8 books to read for an insight into China
I love reading and especially true stories and historical fiction – they reveal so much about a country, its culture, language and traditions.
There are many fantastic books on China, but I’ve tried to narrow these down to my favourite 8 books to read for an insight into China.
For this post, I’ve focused on memoirs and biographies (probably my all-time favourite genre!) and included one non-fiction history book.
There are links to Book Depository online for the majority of the books I’ve listed below (except for Chinese Lessons – I’ve included the picture I took of my library book!)
Shark’s Fin and Sichuan Pepper: A Sweet-Sour Memoir of Eating in China
Fuchsia Dunlop is inspiring in so many ways. As a Chinese learner, it is fascinating to read about her language studies in China. This book is a part language, part travel and part food memoir. Fuchsia first moved to China in 1994, settling in Chengdu to undertake Chinese studies. She enroled at the Sichuan Institute of Higher Cusine becoming the first foreigner to do so and also learnt Sichuanese, the local dialect. She has also written cookbooks on Sichuan style cooking and Hunan style cooking. It’s a super read!
Recommended for lovers of Chinese cuisine, especially hot and spicy Sichuan food.
Falling Leaves: The Memoir of an Unwanted Daughter
Adeline Yen Mah
I first read this book when I was in my early 20s and it has left such an impression. Adeline was born in 1937 into an affluent family in northern China. She suffered terrible abuse at the hands of her step-mother and ended up moving to Hong Kong and the US.
Recommended for readers interested in pre WWII China and the ‘human’ story of Chinese people of that era.
Chinese Lessons: Five Classmates and the Story of the New China
I found this memoir at my local library and I really enjoyed reading about John’s experiences studying Chinese in Nanjing in 1980. He even attended the university I went to – Nanjing University. John went onto have (and continues to have) a long career as a journalist, based in China for much of his career. I think what I liked most about this book was it took stories of his fellow students from the 1980s and time when John was an exchange student, and then John met them around the world (one ended up in Italy) to find out where they are and what they’re doing. It also looked at their pasts and how the cultural revolution impacted their lives so much as children and that of their parents.
Recommended for you especially if you have a Nanjing connection and are interested in life as a student in the early 1980s.
Mao: The Unknown Story
Jung Chang & John Halliday
This book is BIG, very big! And can be a bit intimating. I admit I have not read it all. But what an insight into a huge figure in China (and the world’s) 20th Century history. Mao continues to dominate the lives of Chinese people – his portrait is literally everywhere, even with all the atrocities that were committed when he was the leader.
Recommended for serious China history buffs and Mao fanatics.
Modern China: A Very Short Introduction
Who doesn’t love a short book on the history of a country! I was a convert when I saw how many pages it has (153 pages!).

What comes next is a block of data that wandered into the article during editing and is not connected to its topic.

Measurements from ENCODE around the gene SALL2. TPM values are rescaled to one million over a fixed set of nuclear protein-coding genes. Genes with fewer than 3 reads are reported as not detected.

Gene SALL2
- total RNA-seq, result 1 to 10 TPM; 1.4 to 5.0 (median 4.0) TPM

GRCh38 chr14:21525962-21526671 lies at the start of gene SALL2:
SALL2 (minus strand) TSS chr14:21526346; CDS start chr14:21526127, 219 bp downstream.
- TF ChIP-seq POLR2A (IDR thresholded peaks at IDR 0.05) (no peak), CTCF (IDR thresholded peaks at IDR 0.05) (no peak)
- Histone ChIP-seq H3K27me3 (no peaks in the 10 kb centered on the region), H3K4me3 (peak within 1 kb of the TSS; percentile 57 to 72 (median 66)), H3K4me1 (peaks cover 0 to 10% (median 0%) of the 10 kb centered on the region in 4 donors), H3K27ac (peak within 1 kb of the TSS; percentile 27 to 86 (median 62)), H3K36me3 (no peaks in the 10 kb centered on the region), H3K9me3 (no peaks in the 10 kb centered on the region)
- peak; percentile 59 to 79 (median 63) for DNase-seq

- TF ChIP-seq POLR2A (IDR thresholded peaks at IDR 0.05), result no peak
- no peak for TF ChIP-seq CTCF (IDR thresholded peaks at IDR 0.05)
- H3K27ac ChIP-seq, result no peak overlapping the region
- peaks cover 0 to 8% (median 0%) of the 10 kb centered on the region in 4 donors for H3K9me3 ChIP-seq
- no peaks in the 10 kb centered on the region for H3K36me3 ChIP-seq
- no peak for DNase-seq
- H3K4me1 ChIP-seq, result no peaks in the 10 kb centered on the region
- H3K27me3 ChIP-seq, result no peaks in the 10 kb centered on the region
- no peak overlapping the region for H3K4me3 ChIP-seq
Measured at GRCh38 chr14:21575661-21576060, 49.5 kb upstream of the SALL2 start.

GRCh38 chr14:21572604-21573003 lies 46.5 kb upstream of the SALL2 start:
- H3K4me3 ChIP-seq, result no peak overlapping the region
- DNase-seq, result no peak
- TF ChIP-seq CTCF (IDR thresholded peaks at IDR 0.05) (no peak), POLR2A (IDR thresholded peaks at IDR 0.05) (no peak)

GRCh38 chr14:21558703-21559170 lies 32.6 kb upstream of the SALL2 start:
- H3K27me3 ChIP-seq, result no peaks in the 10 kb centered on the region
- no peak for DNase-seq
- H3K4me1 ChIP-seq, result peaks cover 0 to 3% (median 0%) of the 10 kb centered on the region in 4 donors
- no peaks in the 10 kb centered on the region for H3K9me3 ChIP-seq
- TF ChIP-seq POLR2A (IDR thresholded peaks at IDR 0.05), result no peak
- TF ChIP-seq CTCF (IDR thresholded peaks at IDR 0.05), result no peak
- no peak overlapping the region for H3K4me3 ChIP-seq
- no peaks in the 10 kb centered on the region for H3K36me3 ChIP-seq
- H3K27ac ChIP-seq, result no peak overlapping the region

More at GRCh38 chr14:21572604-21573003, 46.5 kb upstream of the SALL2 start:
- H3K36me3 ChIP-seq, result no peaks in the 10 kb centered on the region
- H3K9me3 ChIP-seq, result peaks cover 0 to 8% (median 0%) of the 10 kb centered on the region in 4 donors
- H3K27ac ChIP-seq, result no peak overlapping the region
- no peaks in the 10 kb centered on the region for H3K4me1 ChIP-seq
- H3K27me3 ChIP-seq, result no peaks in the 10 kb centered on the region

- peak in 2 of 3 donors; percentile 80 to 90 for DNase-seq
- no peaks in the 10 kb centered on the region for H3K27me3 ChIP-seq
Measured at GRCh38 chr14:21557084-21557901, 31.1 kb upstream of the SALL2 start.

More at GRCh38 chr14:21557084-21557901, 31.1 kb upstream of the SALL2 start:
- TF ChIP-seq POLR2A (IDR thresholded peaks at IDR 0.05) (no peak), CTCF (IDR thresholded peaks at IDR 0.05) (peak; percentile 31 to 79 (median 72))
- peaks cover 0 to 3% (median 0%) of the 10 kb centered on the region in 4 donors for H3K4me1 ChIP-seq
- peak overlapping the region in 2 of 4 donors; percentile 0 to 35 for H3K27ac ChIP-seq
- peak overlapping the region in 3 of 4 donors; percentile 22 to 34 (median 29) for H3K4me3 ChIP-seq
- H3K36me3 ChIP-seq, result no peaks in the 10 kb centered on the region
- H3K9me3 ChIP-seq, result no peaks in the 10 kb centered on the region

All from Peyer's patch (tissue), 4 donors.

I learnt a lot in a nice and condensed book. “This Very Short Introduction offers an indispensable starting point for anyone who needs to quickly know the themes and controversies that have shaped modern China”.
Recommended if you are interested in Chinese history and want a short, sharp read.
Wild Swans: Three Daughters of China
This book captures the stories of three generations of women in China. It covers a lof historical ground from Mao’s impact on China and the cultural revolution, and life as a communist. The book exposes these historical events from the perspective of the women it’s about.
Recommended for readers interested in how the arrival of Communism in the 20th Century affected women in China.
The Battle Hymn of the Tiger Mother
I read this book last year, as a new Mum and it brought home a lot of truths. How hard to push your kids? What passions do you let them pursue organically and what do you ‘encourage’ and ‘force’? Is there a western way and a Chinese way? Even though this book is about an American family, they are Chinese-American and this delves into another aspect of the kids’ lives. At some parts of the book I was so shocked by Amy’s decisions and her hardness, but as the saying goes ‘each to their own’.
“Amy Chua argues that Western parenting tries to respect and nurture children’s individuality, while Chinese parents typically believe that arming children with skills, strong work habits, and inner confidence prepares them best for the future”.
Recommended for parents and those questioning their parenting habits or how they were raised.
Buy me the sky – The Remarkable Truth of China’s One Child Generations
The one-child generation affects people exactly of my age. The one-child policy was introduced in 1979, one year before I was born. I met Xinran at a presentation and book signing in Melbourne a few years ago, so I feel like I kind of ‘know’ the author! Read this especially if you are interested in the generations of Chinese people who are now in their late 30s and were born when this policy was first introduced.
“Within their families, these kids often are revered as ‘little emperors’ and ‘princesses’, although such cosseting can come at a high price: isolation, confusion and an inability to deal with life’s challenges”.
Recommended if you are interested in the younger generation in China and the impact of the one-child policy.
What did you think about my list?
Please feel free to add in your books to read for an insight into China or books you’d recommend I read.
I look forward to seeing your recommendations!
Until next time,
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